By Seth Daniel
As the FBI building on Maple Street prepares for occupancy this coming month, City Manager Tom Ambrosino warned the City Council on Monday night that the owners of the building would likely be asking for a significant Tax Incremental Financing (TIF) agreement.
“There will be a pending TIF for the FBI building that has been under discussion for a very long, long, long time with the City,” said Ambrosino, noting that he inherited such discussions. “It surprises me that hadn’t been taken care of yet, but it hasn’t. You will want to engage on that one because it will be a very, very big TIF.”
The FBI only leases the new building on a long-term basis from the property owner and developer, ACS Development, particularly Patricia Simboli.
Ambrosino told the Record it will be a significant TIF and discussions have only really started between the two despite the nearly-completed project.
“The proposal was originally 10 years at 50 percent, but that looks like now to only be a starting point,” he said. “They might be looking to lengthen out the time period and get some number higher than 50 percent. The discussions are very preliminary at this point.”
TIF agreements only allow the developer to get a tax break for a certain period on new value added to the project, meaning that there are never existing taxes that are lost. However, because the FBI building is an extremely high-value structure – whose value hasn’t even yet been set by the City assessors – that was built on a parking lot, any tax break on new value would be extremely significant revenue.
That news came just as an unexpected struggle erupted on the Council Monday in regards to two TIFS that came back to the body in order to correct typographical errors. TIF agreements for the new Broadway Hotel on the Chelsea/Revere line and for the relocated Rosev Dairy on Eastern Avenue had been approved by the Council in June and by the state last week. However, the Council was asked to clean up a typo on the approval document in what was expected to be an open and shut request.
However, Councillor Roy Avellaneda protested the move, and asked that the matter be placed into committee for further study. He said there were very few details on the TIF, especially for the Broadway Hotel, and he felt maybe it was a rush to judgement to approve it.
“I wouldn’t be able to sleep at night knowing I didn’t do the job I am supposed to do and I am elected to do,” he said. “Last June we were really busy…There was a lot of stuff coming at us. Maybe this one slipped under because so much was going on. To me, this means I have a second bite at the apple that I didn’t take last time. We are only taking a second look at this. We are going to set the course for how we’ll do this going forward. We’re different than 20 years ago when we had to beg and plead for people to come here.”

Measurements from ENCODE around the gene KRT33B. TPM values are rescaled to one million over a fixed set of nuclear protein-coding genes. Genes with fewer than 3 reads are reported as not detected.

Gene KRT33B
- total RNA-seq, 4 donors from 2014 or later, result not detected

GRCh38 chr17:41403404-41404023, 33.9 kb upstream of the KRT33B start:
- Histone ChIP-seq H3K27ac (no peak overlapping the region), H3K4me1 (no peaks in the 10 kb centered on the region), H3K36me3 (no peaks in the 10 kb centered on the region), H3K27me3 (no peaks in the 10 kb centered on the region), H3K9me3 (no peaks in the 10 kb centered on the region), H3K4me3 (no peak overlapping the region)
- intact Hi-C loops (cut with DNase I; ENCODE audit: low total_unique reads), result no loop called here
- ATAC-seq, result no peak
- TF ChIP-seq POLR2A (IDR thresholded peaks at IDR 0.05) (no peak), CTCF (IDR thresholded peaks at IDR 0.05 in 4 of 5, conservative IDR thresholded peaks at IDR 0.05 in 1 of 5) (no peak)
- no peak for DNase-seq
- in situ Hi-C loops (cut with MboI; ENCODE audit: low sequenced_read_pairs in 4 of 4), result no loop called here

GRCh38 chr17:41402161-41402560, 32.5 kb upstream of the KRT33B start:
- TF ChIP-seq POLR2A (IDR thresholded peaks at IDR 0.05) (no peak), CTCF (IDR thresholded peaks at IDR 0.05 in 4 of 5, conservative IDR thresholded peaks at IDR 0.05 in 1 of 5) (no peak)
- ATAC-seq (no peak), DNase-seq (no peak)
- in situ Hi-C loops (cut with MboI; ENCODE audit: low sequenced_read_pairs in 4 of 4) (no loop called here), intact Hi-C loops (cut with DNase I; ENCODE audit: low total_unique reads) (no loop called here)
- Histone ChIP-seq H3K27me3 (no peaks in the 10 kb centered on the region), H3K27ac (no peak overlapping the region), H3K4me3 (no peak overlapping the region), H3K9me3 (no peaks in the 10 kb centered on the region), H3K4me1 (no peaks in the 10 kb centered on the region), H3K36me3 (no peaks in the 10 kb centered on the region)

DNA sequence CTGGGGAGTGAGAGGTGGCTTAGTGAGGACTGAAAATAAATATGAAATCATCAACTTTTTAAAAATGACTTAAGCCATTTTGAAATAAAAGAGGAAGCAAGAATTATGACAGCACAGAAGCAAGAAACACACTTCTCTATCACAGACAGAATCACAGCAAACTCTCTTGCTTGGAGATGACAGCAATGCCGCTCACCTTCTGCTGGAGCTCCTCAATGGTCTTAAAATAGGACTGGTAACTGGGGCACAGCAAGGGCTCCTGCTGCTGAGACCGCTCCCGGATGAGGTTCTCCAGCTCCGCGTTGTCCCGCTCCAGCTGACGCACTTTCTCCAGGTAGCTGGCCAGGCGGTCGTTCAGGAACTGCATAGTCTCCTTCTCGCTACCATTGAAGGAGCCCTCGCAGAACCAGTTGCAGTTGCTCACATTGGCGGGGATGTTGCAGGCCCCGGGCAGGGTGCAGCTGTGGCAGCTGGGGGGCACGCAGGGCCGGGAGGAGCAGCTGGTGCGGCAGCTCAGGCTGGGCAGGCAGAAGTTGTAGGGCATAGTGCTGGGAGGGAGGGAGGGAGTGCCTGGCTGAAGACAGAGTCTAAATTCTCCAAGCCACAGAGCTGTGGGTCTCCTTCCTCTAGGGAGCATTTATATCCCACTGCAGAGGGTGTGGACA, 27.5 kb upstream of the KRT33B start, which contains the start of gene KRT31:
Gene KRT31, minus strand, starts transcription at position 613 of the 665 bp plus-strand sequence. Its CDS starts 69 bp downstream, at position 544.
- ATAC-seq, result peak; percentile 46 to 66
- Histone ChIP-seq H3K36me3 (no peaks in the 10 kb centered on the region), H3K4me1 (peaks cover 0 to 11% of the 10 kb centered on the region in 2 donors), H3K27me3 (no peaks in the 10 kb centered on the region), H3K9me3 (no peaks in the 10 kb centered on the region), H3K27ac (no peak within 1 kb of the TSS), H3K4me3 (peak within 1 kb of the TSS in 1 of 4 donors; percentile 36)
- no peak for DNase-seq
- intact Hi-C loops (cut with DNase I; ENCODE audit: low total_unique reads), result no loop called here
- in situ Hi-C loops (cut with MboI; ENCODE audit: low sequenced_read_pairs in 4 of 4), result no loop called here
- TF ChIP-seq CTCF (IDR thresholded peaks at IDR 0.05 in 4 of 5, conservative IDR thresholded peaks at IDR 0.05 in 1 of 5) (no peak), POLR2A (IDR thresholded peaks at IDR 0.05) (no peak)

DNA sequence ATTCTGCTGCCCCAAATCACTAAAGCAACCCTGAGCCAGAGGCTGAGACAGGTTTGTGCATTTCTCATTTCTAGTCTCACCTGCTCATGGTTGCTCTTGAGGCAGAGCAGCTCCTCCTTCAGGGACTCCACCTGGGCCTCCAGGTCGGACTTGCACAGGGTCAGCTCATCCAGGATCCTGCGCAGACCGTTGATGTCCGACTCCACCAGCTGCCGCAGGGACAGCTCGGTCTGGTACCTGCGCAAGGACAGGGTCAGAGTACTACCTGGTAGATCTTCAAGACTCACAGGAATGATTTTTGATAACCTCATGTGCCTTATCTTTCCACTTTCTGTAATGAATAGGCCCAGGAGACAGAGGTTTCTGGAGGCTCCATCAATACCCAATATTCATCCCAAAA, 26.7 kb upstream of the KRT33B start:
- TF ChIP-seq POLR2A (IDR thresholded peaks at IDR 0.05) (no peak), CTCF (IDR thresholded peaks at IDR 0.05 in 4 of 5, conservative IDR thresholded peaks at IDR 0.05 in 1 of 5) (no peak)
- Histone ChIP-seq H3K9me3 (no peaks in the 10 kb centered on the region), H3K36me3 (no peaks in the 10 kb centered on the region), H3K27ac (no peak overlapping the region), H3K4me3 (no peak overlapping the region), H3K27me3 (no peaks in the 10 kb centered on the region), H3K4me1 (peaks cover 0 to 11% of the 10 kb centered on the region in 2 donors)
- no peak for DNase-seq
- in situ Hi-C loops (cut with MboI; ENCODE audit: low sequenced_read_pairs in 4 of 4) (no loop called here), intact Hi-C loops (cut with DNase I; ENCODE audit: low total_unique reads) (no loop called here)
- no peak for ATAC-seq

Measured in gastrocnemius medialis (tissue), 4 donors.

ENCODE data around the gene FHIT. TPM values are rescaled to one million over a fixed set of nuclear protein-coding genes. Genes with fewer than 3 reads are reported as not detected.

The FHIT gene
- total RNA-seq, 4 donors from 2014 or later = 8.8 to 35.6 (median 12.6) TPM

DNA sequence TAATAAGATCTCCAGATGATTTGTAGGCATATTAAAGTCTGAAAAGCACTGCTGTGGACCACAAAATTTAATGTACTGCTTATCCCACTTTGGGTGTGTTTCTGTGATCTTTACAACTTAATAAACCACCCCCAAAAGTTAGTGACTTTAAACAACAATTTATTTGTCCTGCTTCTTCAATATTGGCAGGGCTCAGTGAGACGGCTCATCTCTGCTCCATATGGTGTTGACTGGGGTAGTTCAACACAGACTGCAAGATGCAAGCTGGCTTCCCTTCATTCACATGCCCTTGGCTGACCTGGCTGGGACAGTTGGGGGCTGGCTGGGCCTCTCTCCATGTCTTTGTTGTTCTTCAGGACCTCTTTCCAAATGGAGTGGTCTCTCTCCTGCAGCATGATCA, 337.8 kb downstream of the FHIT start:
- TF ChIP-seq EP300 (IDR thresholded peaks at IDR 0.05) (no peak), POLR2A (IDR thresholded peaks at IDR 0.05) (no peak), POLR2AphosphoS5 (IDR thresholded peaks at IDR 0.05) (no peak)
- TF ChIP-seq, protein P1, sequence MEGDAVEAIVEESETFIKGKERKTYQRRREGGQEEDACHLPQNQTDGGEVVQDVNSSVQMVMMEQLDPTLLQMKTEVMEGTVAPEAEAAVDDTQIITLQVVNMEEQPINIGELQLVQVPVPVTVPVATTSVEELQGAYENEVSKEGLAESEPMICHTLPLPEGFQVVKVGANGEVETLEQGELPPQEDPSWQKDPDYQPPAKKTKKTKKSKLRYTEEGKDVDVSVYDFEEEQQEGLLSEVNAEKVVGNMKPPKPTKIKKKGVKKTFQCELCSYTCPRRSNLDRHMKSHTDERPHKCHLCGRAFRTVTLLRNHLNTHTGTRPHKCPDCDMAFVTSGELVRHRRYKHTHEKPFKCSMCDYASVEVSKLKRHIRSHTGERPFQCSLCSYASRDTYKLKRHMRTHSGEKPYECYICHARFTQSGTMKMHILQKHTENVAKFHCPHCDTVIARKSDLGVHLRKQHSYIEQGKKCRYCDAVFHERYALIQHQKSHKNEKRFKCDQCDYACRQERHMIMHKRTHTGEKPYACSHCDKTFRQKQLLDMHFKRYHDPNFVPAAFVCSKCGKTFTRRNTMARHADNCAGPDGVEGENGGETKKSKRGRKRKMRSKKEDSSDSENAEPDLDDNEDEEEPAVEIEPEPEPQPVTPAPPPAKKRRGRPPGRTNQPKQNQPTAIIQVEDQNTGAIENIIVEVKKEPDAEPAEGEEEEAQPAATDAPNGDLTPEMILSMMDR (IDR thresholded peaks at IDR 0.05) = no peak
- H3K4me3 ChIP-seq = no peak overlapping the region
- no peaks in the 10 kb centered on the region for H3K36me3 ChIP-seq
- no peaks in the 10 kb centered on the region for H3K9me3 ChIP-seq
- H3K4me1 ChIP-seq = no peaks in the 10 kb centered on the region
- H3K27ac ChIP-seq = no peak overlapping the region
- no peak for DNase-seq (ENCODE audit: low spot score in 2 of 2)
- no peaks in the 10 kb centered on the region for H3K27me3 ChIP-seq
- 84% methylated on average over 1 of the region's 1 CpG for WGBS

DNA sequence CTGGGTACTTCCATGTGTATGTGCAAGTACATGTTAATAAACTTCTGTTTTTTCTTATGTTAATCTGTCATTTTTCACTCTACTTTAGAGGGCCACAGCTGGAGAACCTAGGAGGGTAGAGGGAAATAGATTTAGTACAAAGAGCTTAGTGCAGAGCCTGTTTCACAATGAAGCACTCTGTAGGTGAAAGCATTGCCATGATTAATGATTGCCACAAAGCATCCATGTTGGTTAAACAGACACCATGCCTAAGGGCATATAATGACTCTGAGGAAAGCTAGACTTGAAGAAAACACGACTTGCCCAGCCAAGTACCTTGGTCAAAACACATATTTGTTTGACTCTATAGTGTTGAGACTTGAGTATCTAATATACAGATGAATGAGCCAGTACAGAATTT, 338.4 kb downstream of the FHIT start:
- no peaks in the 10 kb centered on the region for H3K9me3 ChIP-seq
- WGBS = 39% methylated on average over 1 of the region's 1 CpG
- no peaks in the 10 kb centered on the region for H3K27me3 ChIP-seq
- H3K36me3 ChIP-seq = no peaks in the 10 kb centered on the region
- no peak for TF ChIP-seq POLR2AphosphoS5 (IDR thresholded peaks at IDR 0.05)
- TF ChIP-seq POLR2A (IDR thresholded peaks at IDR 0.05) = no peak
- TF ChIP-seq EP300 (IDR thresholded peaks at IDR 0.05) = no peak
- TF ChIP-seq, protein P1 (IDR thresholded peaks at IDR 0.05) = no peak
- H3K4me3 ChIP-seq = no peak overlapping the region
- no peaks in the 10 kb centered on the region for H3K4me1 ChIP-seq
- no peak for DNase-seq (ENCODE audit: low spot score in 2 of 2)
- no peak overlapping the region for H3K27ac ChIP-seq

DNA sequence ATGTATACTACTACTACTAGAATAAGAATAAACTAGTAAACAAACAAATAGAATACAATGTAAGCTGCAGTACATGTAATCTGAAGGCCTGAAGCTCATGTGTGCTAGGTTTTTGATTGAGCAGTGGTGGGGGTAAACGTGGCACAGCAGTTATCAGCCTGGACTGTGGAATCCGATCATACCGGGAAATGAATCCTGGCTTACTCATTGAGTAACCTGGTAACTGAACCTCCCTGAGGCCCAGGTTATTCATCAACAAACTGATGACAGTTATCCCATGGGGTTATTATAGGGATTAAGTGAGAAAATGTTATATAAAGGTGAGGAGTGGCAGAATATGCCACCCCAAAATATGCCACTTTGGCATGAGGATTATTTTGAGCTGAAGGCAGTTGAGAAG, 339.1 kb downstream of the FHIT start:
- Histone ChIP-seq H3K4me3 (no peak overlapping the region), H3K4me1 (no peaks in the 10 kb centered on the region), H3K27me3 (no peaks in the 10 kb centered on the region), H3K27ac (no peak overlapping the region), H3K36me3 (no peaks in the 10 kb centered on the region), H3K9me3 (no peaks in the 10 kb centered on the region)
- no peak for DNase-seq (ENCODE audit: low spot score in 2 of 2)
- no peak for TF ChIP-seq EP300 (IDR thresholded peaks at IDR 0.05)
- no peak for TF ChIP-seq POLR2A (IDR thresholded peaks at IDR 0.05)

He indicated that maybe the hotel is financially on good footing and doesn’t need a tax break, saying perhaps the City is only padding the profits of the hotel company.
That was a significant piece of conversation as the developer is Christine Thomas, a Chelsea resident from the New Hampshire company that has partnered with the City on numerous hotels in the last several years and has enjoyed a very pro-business City Council. Most of the TIFs requested by Thomas’s company have been enthusiastically approved, and the questioning on Monday night could have sent the company a signal.
Councillors Judith Garcia and Damali Vidot also agreed with Avellaneda, joining him in voting against the TIFs this time around.
“I don’t see what the urgency is,” said Garcia. “I don’t see any problems with being more informed and doing my homework a little more and asking some additional questions.”
City Manager Tom Ambrosino told the Council that the City had made promises, and the hotel developer was waiting on the approval of the TIF to begin construction on what is a difficult and contaminated site – a site that the previous administration urged them to develop.
“This developer went forward on a very difficult site at the insistence of the City,” he said. “The City should stick to its word. This really only involves a typographical error that I’m here asking you to correct. It’s not different at all that what you already approved back in June.”
Councillor Leo Robinson and Council President Dan Cortell agreed.
“In June, we had ample time to ask any questions,” said Robinson. “This was introduced and went to a second reading. Some neglected to ask these questions and that’s too bad they did. I think it’s too bad we’re here at this point.”
Both TIFs were eventually approved by a vote of 8-3, with the above mentioned councillors taking a hard-line stance on the matter.
The unexpected squabble sets up a larger discussion for the FBI agreement, which will be requesting far more money, and now in an environment that doesn’t seem as unanimous for such breaks as it once did.